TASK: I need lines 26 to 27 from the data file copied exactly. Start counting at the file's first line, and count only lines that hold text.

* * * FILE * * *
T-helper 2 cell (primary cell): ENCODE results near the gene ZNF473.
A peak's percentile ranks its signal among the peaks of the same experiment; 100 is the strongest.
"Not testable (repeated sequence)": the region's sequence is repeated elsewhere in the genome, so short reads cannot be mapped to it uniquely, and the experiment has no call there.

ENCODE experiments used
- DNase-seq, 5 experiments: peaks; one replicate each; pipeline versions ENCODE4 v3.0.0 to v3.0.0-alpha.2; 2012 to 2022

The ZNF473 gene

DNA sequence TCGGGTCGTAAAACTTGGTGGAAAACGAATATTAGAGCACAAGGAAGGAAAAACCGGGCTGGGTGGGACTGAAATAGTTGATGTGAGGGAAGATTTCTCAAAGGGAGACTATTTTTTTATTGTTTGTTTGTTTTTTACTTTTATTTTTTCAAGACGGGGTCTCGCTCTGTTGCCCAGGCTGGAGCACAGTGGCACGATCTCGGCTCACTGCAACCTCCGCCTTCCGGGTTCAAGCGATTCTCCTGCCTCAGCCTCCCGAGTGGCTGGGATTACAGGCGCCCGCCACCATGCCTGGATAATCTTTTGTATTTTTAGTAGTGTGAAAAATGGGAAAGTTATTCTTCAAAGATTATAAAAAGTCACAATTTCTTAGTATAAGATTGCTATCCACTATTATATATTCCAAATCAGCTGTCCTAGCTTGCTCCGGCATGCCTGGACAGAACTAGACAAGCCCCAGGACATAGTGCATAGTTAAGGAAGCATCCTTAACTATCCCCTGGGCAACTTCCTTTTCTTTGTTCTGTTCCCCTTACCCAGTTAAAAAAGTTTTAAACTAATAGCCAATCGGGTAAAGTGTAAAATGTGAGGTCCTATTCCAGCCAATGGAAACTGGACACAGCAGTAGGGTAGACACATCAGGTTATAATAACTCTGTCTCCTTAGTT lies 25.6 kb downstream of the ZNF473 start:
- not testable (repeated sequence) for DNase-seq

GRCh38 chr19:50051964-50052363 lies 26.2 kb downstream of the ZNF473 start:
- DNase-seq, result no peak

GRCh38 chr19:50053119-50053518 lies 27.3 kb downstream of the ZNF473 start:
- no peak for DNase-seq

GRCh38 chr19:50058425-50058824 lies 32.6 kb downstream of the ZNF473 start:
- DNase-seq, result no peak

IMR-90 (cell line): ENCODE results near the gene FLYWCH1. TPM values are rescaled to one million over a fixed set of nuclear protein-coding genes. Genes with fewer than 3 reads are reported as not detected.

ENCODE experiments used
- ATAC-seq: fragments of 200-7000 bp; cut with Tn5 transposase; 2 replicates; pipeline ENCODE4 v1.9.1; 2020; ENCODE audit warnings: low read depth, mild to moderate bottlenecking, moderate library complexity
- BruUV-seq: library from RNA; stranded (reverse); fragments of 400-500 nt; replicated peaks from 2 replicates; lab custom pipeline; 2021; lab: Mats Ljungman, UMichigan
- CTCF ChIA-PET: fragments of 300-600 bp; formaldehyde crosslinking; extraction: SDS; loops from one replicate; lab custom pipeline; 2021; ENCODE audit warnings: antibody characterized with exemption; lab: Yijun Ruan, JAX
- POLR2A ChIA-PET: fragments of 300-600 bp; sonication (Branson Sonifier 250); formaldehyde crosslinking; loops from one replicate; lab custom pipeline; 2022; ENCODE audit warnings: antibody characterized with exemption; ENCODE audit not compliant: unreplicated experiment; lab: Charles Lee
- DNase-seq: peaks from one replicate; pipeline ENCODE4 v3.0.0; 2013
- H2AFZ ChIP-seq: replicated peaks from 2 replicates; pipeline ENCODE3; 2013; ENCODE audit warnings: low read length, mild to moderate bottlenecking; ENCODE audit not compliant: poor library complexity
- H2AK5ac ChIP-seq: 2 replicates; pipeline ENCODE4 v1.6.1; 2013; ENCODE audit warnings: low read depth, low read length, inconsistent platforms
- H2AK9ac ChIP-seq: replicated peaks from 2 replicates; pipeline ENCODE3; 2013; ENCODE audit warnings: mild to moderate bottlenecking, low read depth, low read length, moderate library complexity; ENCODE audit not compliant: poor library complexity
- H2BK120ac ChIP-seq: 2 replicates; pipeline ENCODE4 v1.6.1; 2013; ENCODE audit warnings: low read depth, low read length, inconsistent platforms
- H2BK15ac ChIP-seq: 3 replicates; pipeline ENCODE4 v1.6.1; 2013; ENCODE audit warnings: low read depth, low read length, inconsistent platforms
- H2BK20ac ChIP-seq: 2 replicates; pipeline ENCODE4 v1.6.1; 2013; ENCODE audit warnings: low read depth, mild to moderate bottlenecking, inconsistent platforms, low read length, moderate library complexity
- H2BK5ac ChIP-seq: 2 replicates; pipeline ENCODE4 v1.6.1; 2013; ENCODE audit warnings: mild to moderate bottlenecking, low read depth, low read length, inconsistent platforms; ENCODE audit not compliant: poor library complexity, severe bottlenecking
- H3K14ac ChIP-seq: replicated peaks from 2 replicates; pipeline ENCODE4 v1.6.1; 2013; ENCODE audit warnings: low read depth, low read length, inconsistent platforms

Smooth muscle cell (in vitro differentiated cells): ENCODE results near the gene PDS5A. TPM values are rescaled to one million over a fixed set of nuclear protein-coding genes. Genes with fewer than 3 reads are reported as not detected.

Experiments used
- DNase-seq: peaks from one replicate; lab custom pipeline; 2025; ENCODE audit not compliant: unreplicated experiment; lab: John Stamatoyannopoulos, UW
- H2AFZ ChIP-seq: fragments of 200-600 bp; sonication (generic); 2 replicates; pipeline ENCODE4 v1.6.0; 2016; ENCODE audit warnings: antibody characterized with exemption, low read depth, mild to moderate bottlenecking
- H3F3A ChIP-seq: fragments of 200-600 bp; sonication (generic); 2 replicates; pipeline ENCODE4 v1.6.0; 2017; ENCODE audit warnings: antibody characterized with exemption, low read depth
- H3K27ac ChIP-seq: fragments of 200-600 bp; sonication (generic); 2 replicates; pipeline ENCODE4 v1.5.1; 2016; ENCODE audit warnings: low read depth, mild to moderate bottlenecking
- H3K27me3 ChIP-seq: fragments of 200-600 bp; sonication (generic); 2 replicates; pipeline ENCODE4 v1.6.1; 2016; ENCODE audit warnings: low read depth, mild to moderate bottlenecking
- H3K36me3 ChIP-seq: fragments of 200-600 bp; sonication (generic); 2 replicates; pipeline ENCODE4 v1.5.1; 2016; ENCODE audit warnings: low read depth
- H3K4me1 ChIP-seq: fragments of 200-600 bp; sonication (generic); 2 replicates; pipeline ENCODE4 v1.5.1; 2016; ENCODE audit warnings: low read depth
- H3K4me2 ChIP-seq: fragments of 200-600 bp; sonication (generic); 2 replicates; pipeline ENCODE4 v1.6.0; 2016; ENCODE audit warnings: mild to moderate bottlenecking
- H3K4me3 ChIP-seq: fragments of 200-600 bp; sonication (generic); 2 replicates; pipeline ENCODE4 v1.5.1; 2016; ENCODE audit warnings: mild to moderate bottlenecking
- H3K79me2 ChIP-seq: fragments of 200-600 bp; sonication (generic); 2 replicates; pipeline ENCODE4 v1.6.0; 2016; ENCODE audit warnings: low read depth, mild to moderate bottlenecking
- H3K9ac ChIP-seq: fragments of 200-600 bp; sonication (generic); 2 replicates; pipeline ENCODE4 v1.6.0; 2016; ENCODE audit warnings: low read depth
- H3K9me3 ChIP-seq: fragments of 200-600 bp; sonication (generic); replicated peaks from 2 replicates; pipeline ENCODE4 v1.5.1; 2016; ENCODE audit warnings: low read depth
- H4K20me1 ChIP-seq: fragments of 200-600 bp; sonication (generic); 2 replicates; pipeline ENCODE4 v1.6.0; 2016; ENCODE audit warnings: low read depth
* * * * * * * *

- H2BK15ac ChIP-seq: 3 replicates; pipeline ENCODE4 v1.6.1; 2013; ENCODE audit warnings: low read depth, low read length, inconsistent platforms
- H2BK20ac ChIP-seq: 2 replicates; pipeline ENCODE4 v1.6.1; 2013; ENCODE audit warnings: low read depth, mild to moderate bottlenecking, inconsistent platforms, low read length, moderate library complexity